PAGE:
Indiana McCaslins

James W UnderwoodAge: 33 years18841917

Name
James W Underwood
Birth March 19, 1884 38 36
Census 1900 (Age 15 years)
MarriageRubye E LetyView this family
about 1904 (Age 19 years)

Birth of a child
#1
Unknown Underwood
after 1904 (Age 19 years)

Birth of a daughter
#2
Dorotha Underwood
about 1907 (Age 22 years)
Death of a childUnknown Underwood
before 1910 (Age 25 years)

Census 1910 (Age 25 years)
Death of a motherMary Elizabeth McCaslin (McCasland)
March 25, 1913 (Age 29 years)

Source: Find a Grave
Burial of a motherMary Elizabeth McCaslin (McCasland)
after March 25, 1913 (Age 29 years)
Source: Find a Grave
Note: Baptist Cemetery, Lot 43 (Find A Grave Memorial# 34186214)
Death September 30, 1917 (Age 33 years)
Burial October 31, 1917 (31 days after death)

Note: Washburn Cemetery
Family with parents - View this family
father
mother
Marriage: November 1, 1866, Jefferson, Indiana
2 years
elder sister
2 years
elder brother
2 years
elder brother
3 years
elder brother
3 years
elder brother
4 years
elder sister
5 years
himself
Family with Rubye E Lety - View this family
himself
wife
Marriage: about 1904
1 year
child
4 years
daughter

Burial
Washburn Cemetery
Shared note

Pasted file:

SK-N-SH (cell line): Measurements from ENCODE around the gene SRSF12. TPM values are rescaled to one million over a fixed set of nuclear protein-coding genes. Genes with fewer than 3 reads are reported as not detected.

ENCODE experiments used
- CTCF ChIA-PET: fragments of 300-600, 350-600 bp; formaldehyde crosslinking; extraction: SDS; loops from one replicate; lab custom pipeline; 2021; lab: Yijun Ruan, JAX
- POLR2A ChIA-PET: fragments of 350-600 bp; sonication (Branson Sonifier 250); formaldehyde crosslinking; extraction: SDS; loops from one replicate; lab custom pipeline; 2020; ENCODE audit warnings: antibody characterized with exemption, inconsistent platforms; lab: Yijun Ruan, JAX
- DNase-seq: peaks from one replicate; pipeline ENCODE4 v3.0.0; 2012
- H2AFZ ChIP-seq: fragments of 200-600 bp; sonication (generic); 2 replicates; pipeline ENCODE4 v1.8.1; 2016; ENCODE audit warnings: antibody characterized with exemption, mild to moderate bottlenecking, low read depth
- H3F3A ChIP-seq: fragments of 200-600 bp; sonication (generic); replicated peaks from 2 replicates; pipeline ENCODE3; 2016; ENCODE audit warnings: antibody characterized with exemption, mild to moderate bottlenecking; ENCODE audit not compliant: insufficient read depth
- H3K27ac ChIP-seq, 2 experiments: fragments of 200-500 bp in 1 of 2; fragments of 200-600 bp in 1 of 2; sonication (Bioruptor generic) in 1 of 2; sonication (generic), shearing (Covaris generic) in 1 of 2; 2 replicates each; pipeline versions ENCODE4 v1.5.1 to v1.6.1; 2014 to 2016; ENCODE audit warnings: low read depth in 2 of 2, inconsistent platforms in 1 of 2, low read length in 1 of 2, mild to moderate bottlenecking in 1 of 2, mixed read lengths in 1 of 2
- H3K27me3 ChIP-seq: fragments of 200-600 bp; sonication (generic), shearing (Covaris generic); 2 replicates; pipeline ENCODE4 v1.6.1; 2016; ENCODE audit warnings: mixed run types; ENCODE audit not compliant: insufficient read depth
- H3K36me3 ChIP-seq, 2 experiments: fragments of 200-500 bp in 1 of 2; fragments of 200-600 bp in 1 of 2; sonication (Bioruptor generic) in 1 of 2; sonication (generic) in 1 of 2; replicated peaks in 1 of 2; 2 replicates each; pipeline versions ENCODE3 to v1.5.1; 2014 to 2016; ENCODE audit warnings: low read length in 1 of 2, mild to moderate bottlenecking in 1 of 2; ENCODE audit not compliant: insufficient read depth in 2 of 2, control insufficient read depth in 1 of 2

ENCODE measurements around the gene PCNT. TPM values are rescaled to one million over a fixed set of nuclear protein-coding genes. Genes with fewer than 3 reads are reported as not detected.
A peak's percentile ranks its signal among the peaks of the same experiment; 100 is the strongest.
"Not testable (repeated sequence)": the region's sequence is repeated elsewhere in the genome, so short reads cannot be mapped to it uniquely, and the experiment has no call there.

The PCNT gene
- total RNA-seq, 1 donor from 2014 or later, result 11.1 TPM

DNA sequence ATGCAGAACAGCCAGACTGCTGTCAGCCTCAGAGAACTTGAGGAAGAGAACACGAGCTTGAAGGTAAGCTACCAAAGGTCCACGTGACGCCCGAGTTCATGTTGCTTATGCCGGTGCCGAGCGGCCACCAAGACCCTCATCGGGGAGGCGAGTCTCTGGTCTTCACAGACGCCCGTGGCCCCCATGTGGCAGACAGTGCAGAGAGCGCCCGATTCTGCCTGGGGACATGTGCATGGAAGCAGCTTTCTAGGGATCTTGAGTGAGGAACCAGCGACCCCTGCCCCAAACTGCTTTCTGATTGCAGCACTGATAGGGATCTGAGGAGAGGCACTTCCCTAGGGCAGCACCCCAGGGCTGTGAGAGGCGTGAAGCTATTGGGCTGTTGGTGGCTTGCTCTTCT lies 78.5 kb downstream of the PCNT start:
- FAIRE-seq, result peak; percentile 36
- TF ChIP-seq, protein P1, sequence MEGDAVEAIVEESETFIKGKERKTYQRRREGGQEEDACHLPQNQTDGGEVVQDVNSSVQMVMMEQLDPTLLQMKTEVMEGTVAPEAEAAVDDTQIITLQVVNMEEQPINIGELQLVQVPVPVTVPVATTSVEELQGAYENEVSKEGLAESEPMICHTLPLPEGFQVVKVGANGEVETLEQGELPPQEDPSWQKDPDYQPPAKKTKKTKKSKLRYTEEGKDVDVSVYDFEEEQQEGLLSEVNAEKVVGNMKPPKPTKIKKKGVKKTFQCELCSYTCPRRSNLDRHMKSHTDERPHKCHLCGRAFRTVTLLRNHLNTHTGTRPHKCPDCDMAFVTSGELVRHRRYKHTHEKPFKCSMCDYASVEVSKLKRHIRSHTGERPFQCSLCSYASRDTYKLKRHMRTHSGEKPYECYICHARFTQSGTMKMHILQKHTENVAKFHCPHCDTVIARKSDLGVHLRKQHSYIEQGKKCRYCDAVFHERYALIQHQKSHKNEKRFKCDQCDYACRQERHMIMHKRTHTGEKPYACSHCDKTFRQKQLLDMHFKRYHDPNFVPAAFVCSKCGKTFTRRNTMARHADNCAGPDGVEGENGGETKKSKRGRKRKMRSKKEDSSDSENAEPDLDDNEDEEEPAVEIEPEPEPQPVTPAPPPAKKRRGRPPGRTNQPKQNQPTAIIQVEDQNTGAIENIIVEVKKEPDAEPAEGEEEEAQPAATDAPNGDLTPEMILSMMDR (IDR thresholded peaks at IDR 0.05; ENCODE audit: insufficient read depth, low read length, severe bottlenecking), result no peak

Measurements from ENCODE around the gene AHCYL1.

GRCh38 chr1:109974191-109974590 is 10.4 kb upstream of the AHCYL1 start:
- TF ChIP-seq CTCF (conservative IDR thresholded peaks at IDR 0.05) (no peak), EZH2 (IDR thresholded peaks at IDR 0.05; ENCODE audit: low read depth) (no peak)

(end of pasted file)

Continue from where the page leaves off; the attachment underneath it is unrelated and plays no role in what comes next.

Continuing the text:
In the 1900 US Federal Census for Linn, Woodford, Illinois, 55-year-old Indiana-born farmer John and his 53-year-old Indiana-born wife Mary E [McCaslin] Underwood have been married for 33 years. Mary has borne nine children, seven are living. They have in their household their youngest Indiana-born children, 21-year-old elocutionist Cora M and 15-year-old James W who has attended school eight months of the past year. Also in their household is a 21-year-old Minnesota-born hired man, Issac [sic] Davis. John is farming rented land. Everyone can read, write and speak English. John's father was born in Kentucky and his mother in Virginia [sic], Mary's and the children's parents were born in Indiana; Isaac's father was born in New York and his mother in Missouri. Living next door are two of John's sons, Curtis and Eddie [sic] Underwood and their families. In the 1910 US Federal Census for Bell Plain, Marshall, Illinois, 26-year-old Indiana-born farmer James W and his 26-year-old Illinois-born wife Rubye [Lety] Underwood have been married six years. Rubye has borne two children but only one is living. This Illinois-born child is 3-year-old Dorotha E [sic]. James is doing general farming on rented land. Both adults can read, write and speak English. James' parents were born in Indiana, Ruby's father was born in Indiana and her mother in Pennsylvania. Dortha's father was born in Indiana and her mother in Illinois. James W Underwood died on 30 Sep 1917 in Wyoming, Stark, Illinois. From the Metamora Herald, Vol. 65 No. 5, Woodford County, Illinois, 5 Oct 1917, page 1 column 1: MURDERS, THEN SUICIDES James Underwood of Washburn Shoots down Paramour BOTH DIED INSTANTLY Shooting Took Place at Wyoming Sunday Morning, to Which Place Underwood Followed Woman and Male Companion James Underwood, who deserted his wife and child in Washburn for the illicit love of other women, brought his career to a close last Sunday morning in Wyoming, Ill., by killing Mrs. Myrtle Suydam, the woman he had allowed to lure him on to a point of desperation, and then firing a bullet into his own brain. Back of the tragedy is a story of infidelity that made retribution inevitable. Underwood was until several years ago a respected resident of Washburn. He leaves a wife there, Mrs. Ruby E Underwood, and a daughter Dorothea, aged 11 years. It is said that he received money many times from his wife since he became estranged three years ago. A Washburn woman is named as the cause of the separation and a suit is now pending in the circuit court of this county by Mrs. Underwood against the woman mentioned for alienation of affections. Mrs. Underwood is suing for $10,000 damages. After his separation Underwood went to Peoria and engaged in the live stock business there. He met Mrs. Suydam, a married woman and became infatuated with her. According to report they were in each other's company much and Underwood became extremely jealous of the woman. Last spring another man, one Ira Snow, entered upon the scene and paid attention to the Suydam woman. Underwood informed the woman that if she did not remain true to him he would kill her. Sunday morning Snow and Mrs. Suydam, who had attended the implement show together on Saturday and were shadowed by Underwood, left Peoria for Wyoming. Underwood boarded the same train and sat in the coach a few seats away from the pair. He followed them from the train at Wyoming and just as he alighted on the platform he drew a revolver and said: "Now I've got you old girl." He fired two bullets into her body. Snow fled. The woman sank to the platform. Standing over her body, Underwood fired a third bullet, which grazed the woman's temple. The murderer then rushed through the knot of terrified people gathered at the station and placing the revolver to his right temple fired a bullet into his brain. He too fell dead. The body of Mrs. Suydam was claimed by her husband, a Kewanee Laborer. She leaves two daughters, 13 and 10 years old. Edward Underwood, brother of James, took the body of the latter to Washburn, where a private funeral was held Tuesday from the home of the deceased's mother-in-law. In the clothing of Underwood was found the following unsigned note, addressed to his wife and daughter: "Dear Ruby and Dot" "Oh God forgive me I am broke and destitute I am going to take the one who has wounded me for a year and myself. "Don't think I love her for I do not. She has recked [sic] me tis not murder forgive meet me on the other side. "I love you both but am despondent. "Take care of my baby." Transcribed by Lois Johnson, with no corrections.